So it’s been a while since I’ve raced a big boat internationally (five years!?), and getting back in to the swing of “things” and remembering how to operate within a team dynamic has proven to be an exercise in faith, patience, hilarity and insanity. The particular breed of crazy that abounds within the 2010 W4X lineup is.. in my experience, unprecedented. Daily activities include (but are not limited to): speaking to the local wildlife as we pass them on the lake (birds, turtles, fish, insects, etc.) ; steering excessively around the lake to the increasingly annoyed tone of Margot’s voice ; spending most or all of our rest time lying prostrate over the riggers making philosophical comments up in to the trees/clouds/etc. ; singing impromptu karaoke ; making fun of each other for being old, jaded, bitter and crotchety. Etc. We are a truly bizarre group.
Amid this cloud of weirdness there is one little ray of sunshine, blazing out of the number two seat. It is Natalie Dell, the newest of all the newcomers to the PTC group and a welcome addition to our nuthouse dynamic. Natalie did something pretty impressive this year, which was to come straight in to selection camp from NSR III having never rowed with any of us before; pull a 2k PR ; and then proceed to make the boat for the 2010 Team. Very few others have done that while I’ve been here so full credit to her for jumping in and making it go.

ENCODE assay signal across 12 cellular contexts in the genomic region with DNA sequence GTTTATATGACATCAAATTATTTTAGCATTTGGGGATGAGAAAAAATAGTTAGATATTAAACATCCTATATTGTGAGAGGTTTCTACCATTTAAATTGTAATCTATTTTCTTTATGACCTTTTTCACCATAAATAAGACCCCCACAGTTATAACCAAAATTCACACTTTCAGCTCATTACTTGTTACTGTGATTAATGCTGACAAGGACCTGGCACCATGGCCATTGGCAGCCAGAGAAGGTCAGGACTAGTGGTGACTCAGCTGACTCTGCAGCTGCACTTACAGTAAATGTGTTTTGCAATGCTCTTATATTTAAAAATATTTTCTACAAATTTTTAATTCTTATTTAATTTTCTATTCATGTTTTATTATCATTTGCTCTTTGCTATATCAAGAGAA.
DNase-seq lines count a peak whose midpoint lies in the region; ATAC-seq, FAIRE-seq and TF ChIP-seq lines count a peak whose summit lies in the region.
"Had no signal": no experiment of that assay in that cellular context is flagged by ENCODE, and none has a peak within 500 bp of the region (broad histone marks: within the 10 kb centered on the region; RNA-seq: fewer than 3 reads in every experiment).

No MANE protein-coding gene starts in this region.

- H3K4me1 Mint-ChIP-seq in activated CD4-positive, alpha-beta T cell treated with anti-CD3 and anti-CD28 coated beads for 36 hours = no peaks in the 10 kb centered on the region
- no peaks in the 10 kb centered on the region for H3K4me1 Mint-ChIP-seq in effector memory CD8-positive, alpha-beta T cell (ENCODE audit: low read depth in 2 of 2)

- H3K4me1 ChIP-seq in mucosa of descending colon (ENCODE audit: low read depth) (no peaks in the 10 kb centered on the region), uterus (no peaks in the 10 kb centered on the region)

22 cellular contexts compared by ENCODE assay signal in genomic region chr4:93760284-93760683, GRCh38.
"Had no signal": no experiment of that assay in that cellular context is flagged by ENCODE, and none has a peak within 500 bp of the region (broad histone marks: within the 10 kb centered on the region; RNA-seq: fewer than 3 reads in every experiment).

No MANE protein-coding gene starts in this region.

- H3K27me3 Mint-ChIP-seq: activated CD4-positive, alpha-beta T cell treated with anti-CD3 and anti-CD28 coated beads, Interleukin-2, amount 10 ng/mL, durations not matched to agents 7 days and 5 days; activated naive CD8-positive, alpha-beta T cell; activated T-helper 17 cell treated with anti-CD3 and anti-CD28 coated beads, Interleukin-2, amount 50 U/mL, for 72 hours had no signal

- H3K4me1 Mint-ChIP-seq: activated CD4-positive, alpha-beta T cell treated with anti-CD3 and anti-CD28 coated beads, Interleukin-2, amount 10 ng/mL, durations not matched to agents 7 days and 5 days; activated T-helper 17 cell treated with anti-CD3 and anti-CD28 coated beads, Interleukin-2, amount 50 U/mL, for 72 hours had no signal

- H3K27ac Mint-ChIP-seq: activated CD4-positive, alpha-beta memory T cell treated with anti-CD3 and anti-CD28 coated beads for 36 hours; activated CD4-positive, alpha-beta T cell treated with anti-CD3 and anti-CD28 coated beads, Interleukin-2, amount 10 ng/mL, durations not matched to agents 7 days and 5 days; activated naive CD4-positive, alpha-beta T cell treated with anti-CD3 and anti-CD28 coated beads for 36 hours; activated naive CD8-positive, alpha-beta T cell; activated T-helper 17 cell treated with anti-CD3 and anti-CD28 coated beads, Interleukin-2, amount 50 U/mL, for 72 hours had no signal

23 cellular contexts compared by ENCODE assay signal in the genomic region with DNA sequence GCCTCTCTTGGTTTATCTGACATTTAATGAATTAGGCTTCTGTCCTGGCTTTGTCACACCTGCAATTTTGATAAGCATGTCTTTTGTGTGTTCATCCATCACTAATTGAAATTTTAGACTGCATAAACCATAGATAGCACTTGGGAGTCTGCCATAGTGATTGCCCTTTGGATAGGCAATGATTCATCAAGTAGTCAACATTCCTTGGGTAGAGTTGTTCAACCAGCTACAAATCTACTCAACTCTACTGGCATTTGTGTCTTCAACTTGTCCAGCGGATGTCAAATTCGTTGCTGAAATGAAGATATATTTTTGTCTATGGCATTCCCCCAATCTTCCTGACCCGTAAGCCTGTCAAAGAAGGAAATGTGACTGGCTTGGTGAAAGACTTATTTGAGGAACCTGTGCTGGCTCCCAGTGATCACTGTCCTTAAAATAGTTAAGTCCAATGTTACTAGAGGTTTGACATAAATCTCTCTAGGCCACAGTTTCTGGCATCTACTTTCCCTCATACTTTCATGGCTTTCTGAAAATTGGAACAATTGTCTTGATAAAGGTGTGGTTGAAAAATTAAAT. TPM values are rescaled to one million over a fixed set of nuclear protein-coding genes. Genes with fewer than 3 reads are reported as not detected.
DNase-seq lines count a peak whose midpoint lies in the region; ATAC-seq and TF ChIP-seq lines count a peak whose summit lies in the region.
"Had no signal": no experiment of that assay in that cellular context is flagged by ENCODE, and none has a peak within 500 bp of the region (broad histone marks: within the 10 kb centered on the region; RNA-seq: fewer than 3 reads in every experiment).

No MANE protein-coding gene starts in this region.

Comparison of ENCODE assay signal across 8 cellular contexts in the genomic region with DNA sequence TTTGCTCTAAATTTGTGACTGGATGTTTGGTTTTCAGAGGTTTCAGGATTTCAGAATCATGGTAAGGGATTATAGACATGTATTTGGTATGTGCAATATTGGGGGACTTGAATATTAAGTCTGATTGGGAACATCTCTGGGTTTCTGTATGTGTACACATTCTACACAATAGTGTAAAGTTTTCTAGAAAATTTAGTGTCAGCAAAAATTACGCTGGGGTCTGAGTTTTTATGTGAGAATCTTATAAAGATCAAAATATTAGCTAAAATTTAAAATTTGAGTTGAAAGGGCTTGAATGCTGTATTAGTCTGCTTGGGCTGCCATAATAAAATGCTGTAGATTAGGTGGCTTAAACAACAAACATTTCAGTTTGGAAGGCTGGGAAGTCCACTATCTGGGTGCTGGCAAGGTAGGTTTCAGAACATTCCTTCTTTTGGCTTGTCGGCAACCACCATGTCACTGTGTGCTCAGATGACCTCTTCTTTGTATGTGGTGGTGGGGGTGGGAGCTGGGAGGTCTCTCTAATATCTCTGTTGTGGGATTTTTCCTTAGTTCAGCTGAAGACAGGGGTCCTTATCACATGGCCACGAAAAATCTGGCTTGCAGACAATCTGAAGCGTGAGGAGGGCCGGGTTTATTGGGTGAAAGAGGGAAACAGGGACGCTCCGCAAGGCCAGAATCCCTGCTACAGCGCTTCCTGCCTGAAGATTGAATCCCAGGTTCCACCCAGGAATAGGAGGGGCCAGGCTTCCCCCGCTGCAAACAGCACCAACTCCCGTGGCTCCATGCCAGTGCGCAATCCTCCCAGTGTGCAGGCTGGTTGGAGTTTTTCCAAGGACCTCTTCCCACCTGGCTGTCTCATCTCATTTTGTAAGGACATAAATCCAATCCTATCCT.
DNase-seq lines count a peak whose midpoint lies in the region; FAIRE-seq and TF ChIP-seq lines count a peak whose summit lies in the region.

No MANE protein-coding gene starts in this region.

Now that Natalie has become a part of the group, however, it seems that she often falls victim to much of the teasing that happens in the boat while we’re on the water (always good-natured, of course). Unfortunately it seems that she tends to bring this upon herself a lot of the time (but not all of the time).
One of the things we have been giving Nat a really hard time about is her current addiction to CLIF Shot Bloks. Regardless of the length or intensity of the workout, Natalie has not come to practice in the past two weeks without a pack of them with her. Some of us would call an arsenal of Shot Bloks excessive for a 12k technique row, but nevertheless, there they are (Margot has equated Natalie’s dependence on the Bloks to a crack pipe… maybe a little over the top, but I can definitely see similar behavioral patterns emerging). Inevitably the jokes begin when we hear the crinkling of cellophane from in front or behind us, despite Nat’s best efforts to silently remove a Blok from the package and feed her habit.
This was a fairly harmless quirk for a while, until one day we put the boat on the dock, and I noticed some movement from within the shell. Upon closer inspection, I noticed two small ants crawling on my rigger, and commented so since Margot had had a run-in with an ant in the boat a few days earlier.* Natalie then turned her attention to her seat, where a small colony of ants had swarmed overnight, attracted to the residue left on the inside of the shell by her multiple packages of Shot Bloks. We were infested. Of course, maniacal laughter ensued, and Natalie took it like a champ, as we all continued to flick ants of of ourselves and each other for the next 12k.
Looking forward to more adventures (hopefully not involving insects of any kind) as we wrap up in Princeton over the next few days.
Long Live the Dream,
* Margot found a rogue ant on her leg one afternoon and then posed the philosophical question to the Boat after she had flicked it into the lake: “What do you think that ant was thinking just now? Like, one minute he’s just walking… walking… and then suddenly ‘I’m flying through the air!’ ‘and now I’m in water!’ ‘WTF!'” The sad thing is, I’ve had this thought many, many times.